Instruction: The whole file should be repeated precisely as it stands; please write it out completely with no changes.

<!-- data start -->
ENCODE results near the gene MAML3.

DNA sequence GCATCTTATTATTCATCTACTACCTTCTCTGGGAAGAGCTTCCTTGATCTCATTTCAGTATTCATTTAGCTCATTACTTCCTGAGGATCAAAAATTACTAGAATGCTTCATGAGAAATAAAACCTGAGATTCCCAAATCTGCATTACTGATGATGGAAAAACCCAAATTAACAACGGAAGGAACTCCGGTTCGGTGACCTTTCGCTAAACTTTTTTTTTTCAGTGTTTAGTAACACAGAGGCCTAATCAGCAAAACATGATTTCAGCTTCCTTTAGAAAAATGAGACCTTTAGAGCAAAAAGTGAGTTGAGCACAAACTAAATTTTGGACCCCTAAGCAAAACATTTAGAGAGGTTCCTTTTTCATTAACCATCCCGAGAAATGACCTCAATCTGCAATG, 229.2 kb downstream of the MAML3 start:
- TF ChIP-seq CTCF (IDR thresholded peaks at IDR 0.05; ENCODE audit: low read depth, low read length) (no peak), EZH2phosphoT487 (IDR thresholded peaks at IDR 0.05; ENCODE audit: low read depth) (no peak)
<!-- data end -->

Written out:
ENCODE results near the gene MAML3.

DNA sequence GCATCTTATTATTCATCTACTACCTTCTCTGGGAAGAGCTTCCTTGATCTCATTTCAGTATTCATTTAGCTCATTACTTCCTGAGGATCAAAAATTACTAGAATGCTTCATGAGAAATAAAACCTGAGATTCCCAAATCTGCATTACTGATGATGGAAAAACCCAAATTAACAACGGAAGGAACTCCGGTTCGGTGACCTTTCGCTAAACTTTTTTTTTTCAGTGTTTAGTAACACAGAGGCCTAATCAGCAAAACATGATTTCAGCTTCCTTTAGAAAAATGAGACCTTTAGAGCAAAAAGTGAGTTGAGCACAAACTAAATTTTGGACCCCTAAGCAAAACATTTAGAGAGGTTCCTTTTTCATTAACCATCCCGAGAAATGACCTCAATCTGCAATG, 229.2 kb downstream of the MAML3 start:
- TF ChIP-seq CTCF (IDR thresholded peaks at IDR 0.05; ENCODE audit: low read depth, low read length) (no peak), EZH2phosphoT487 (IDR thresholded peaks at IDR 0.05; ENCODE audit: low read depth) (no peak)